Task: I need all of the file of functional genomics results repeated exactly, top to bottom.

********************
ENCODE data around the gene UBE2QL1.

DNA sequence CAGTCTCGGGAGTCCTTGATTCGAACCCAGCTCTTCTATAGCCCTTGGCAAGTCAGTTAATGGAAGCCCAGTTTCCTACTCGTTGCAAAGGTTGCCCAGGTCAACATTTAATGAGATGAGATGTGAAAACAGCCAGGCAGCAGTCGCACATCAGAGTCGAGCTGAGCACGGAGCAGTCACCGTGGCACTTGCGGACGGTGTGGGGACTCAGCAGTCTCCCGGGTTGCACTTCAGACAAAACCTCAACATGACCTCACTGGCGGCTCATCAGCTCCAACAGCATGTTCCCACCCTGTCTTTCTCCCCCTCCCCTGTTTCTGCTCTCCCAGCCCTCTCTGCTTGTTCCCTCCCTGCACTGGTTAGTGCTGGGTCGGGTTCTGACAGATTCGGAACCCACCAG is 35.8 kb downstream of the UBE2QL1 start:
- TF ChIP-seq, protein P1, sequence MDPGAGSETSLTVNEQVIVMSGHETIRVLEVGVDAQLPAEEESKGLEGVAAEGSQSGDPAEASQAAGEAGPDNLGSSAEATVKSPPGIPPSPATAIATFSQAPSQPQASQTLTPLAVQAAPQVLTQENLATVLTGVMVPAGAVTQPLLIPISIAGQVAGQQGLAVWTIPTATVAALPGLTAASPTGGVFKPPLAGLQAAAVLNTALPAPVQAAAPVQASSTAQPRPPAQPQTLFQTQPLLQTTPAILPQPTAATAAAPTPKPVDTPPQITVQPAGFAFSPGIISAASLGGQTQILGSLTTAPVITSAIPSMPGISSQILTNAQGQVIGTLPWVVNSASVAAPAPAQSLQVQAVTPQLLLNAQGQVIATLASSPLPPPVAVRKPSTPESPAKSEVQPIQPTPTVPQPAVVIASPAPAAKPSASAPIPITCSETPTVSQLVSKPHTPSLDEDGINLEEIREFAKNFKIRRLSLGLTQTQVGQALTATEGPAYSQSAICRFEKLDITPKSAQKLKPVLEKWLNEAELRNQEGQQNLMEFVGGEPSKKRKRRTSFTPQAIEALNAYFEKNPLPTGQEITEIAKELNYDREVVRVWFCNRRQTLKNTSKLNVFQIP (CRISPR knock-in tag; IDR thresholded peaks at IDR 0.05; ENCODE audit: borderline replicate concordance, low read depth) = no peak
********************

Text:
ENCODE data around the gene UBE2QL1.

DNA sequence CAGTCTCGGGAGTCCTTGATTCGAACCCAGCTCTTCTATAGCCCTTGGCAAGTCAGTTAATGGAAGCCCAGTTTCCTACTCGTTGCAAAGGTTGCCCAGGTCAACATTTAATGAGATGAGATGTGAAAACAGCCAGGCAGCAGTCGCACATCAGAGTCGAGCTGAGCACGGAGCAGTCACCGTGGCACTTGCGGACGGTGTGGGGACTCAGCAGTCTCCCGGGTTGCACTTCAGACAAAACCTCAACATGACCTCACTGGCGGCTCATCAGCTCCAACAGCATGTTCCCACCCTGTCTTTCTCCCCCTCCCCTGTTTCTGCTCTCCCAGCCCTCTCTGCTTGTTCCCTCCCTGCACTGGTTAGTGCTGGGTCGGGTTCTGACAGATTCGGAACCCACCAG is 35.8 kb downstream of the UBE2QL1 start:
- TF ChIP-seq, protein P1, sequence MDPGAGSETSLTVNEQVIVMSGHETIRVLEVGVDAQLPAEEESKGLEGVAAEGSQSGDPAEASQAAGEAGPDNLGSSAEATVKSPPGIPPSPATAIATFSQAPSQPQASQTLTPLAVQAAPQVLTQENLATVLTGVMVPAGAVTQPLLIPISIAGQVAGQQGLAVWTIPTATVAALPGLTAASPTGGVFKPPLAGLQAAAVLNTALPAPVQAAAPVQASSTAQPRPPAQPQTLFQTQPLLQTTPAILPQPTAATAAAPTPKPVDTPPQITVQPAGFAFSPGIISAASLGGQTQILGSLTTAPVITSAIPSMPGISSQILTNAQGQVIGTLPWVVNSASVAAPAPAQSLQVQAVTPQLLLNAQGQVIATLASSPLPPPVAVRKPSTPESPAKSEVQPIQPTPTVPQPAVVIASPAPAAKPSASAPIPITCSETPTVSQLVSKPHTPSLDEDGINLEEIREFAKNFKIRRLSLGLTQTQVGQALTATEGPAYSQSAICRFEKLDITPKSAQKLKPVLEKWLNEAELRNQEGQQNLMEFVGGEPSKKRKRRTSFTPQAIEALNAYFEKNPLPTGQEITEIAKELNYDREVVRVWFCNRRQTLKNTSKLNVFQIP (CRISPR knock-in tag; IDR thresholded peaks at IDR 0.05; ENCODE audit: borderline replicate concordance, low read depth) = no peak